By giving Norman the subtitle of The Moderate Rise and Tragic Fall of a New York Fixer, writer-director Joseph Cedar takes away narrative suspense and thus opens us up to simply observe the behavior of the film’s mysterious title character, Norman Oppenheimer (Richard Gere). First seen plugging away at his lawyer nephew, Philip Cohen (Michael Sheen), for information about a client he may want to approach, Norman immediately exudes an air of experience in the political deal-making game. But from the way he over-inflates or just plain lies about his supposedly high-profile connections to others, it’s clear that all his hustling has yet to bear any substantial fruit.
The film, though, chronicles the man’s one shining success: Micha Eshel (Lior Ashkenazi), an Israeli Deputy Minister of Trade who Norman charms in part by buying him an expensive pair of shoes. It’s an act that, three years later, Micha still fondly remembers when, now serving as Israel’s prime minister, he sees Norman at a political conference in Washington, D.C. With that act of recognition, for what appears to be the first time in his life, Norman seems truly important: a real player in the political game. But as the film’s subtitle gives away, the high-flying moment doesn’t last.
Writer-director Joseph Cedar charts Norman’s rise-and-fall arc with the attention to detail of a procedural.
Cedar charts this rise-and-fall arc with the attention to detail of a procedural. Throughout, Norman handles a delicate balancing act between empathy and bemusement, the latter evident in Jun Miyake’s jaunty score, which lends the film a breeziness even when events turn toward the disastrous. And Cedar indulges in some visual playfulness to help lighten the tone. Most imaginative are montages of phone conversations that Norman conducts with others in which Cedar collapses the space between caller and recipient, making it seem as if Norman is in the same room as the person he’s talking to.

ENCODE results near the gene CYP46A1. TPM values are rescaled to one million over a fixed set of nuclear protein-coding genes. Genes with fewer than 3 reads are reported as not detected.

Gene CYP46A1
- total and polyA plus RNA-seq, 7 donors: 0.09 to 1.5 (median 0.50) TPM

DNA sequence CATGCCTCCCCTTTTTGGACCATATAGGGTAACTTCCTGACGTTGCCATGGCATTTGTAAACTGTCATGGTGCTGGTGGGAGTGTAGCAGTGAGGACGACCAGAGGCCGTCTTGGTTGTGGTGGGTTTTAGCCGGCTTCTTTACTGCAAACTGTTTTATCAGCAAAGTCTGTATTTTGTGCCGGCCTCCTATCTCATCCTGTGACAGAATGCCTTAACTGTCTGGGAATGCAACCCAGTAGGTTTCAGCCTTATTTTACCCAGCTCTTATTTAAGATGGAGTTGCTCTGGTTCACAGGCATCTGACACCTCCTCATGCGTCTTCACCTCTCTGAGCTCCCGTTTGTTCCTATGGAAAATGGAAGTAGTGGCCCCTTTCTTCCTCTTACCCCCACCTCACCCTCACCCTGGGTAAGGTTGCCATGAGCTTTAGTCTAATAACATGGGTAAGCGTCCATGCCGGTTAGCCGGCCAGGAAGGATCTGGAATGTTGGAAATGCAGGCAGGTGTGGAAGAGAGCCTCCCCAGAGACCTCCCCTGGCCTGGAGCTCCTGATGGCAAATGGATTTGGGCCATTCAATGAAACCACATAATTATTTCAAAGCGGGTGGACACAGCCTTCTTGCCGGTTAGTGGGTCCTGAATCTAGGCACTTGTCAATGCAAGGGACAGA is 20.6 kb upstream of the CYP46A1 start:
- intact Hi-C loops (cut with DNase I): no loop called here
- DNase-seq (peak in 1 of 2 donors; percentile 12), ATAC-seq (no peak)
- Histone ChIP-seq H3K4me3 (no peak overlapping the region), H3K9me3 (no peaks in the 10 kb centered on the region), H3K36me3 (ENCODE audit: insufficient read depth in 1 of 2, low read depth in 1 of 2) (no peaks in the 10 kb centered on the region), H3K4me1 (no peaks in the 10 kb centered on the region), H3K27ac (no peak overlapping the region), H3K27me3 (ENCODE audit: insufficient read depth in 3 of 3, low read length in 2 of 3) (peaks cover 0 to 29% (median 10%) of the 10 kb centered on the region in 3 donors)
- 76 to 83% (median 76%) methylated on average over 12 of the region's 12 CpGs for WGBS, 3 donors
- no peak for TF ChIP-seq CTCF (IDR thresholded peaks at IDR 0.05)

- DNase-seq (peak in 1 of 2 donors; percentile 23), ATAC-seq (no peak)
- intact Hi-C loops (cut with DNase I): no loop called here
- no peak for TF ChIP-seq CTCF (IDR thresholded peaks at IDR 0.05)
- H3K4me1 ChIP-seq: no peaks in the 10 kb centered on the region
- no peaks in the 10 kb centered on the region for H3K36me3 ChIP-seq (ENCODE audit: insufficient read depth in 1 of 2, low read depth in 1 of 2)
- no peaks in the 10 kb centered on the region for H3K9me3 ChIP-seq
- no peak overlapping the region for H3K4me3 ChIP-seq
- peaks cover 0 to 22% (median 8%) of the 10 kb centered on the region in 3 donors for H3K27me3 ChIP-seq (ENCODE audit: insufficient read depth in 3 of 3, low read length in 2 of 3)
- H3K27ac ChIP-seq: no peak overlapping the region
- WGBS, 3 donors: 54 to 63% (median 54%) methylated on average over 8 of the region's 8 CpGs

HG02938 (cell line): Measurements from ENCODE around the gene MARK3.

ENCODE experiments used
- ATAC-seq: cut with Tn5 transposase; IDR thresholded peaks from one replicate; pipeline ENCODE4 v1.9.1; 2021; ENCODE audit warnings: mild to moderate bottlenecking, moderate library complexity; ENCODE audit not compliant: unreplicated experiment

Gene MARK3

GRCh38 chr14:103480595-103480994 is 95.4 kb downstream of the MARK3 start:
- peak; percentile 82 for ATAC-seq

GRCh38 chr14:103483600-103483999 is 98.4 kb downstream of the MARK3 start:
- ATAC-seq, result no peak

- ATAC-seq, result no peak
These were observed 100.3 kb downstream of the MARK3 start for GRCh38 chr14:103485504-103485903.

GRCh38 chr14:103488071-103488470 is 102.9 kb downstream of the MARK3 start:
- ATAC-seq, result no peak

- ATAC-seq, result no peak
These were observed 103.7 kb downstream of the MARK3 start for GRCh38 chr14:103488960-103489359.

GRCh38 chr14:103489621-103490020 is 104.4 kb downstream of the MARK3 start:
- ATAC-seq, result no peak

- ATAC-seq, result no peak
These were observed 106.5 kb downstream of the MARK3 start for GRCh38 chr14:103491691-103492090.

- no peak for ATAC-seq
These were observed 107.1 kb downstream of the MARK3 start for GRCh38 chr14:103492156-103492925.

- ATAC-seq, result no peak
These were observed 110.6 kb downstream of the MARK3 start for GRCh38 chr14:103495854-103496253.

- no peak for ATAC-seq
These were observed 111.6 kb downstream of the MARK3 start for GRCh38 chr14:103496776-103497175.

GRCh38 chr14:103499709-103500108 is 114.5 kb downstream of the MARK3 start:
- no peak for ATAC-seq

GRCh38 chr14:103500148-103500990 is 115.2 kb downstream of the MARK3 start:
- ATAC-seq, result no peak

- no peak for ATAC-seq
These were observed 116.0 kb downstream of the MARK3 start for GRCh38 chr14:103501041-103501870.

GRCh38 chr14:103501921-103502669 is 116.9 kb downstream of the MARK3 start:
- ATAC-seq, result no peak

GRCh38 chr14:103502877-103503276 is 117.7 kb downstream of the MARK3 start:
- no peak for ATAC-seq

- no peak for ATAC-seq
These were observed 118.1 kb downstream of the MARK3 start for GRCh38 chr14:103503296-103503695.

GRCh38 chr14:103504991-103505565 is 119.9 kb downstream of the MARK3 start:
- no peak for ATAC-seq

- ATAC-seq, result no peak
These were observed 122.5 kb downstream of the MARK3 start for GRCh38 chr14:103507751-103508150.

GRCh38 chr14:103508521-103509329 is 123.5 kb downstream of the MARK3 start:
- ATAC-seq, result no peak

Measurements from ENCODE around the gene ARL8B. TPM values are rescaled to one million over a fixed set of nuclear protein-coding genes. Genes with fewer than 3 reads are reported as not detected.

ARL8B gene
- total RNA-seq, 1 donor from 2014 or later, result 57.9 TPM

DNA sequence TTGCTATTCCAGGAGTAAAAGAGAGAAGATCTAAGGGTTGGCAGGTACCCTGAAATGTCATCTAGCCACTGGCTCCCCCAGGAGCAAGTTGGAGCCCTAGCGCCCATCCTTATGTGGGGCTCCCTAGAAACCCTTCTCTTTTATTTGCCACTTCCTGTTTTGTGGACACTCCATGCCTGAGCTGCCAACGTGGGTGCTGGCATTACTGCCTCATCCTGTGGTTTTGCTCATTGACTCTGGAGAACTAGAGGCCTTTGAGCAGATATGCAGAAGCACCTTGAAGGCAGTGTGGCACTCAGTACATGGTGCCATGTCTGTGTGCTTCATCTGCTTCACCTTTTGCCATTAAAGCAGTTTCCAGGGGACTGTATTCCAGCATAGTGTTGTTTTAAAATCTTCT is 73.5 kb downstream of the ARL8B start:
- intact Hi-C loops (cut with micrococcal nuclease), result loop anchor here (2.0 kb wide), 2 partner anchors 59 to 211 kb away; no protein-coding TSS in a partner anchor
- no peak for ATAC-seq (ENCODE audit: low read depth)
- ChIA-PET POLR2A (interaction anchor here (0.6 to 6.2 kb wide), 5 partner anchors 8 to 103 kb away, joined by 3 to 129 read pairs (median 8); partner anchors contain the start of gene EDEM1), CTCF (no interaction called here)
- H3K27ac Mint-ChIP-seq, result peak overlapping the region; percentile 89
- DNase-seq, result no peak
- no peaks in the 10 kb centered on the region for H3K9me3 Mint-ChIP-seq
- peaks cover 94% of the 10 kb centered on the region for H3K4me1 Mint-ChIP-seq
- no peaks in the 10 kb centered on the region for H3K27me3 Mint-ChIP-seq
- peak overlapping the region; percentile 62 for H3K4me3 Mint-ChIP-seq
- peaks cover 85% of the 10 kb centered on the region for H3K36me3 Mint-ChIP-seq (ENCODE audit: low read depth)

Cedar is generally compassionate toward Norman, though he isn’t shy about acknowledging his foibles. This is most evident in a conversation he has with Israeli judicial investigator Alex Green (Charlotte Gainsbourg), with Norman ignoring all of her visible signs of disinterest until something he says about his connection to Micha finally perks her up. Nor does the filmmaker fully resolve any of the mysteries surrounding Norman. We never learn if there’s any truth to his claims of having a late wife and daughter, whom he frequently cites in order to forge an instant connection with those he’s trying to broker a deal. In the end, we’re left as much in the dark about the real Norman Oppenheimer as most of the people with whom he interacts.
Cedar locates both an authenticity at the heart of this ceaseless striver and a generosity toward others that complicates easy condemnation of his actions. Norman’s mensch-like attitude is evident in his desperate attempts to reach out to Micha in order to get him to do a favor for a friend, Rabbi Blumenthal (Steve Buscemi), as well as in his sincere interest in helping Micha out during a political scandal. Much of that sincerity is Gere’s doing, as he projects a kindheartedness that makes us understand why people like Micha might find Norman charming, and a humility that helps to explain the man’s inability to survive in the more cutthroat political world. Cedar’s willingness to see the lonely human being underneath the manipulative hustler surface is what makes Norman as slyly provocative as it is entertaining.